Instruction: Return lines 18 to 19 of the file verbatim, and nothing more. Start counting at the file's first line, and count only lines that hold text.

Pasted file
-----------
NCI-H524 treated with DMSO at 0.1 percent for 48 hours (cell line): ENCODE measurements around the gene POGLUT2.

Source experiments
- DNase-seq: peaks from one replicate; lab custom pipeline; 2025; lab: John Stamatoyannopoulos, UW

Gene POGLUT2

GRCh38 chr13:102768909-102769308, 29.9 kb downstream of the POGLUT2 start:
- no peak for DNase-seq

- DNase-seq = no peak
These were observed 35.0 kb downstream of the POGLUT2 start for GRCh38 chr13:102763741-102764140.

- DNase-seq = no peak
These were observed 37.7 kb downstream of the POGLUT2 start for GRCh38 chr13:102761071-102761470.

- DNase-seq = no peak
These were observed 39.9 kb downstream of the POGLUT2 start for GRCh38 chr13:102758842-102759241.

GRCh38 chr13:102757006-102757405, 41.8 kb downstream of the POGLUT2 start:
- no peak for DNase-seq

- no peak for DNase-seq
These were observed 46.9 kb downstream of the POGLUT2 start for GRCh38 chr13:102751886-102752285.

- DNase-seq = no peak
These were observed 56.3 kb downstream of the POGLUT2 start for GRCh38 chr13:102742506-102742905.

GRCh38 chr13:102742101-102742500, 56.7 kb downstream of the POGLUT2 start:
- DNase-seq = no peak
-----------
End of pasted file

These were observed 56.3 kb downstream of the POGLUT2 start for GRCh38 chr13:102742506-102742905.

GRCh38 chr13:102742101-102742500, 56.7 kb downstream of the POGLUT2 start: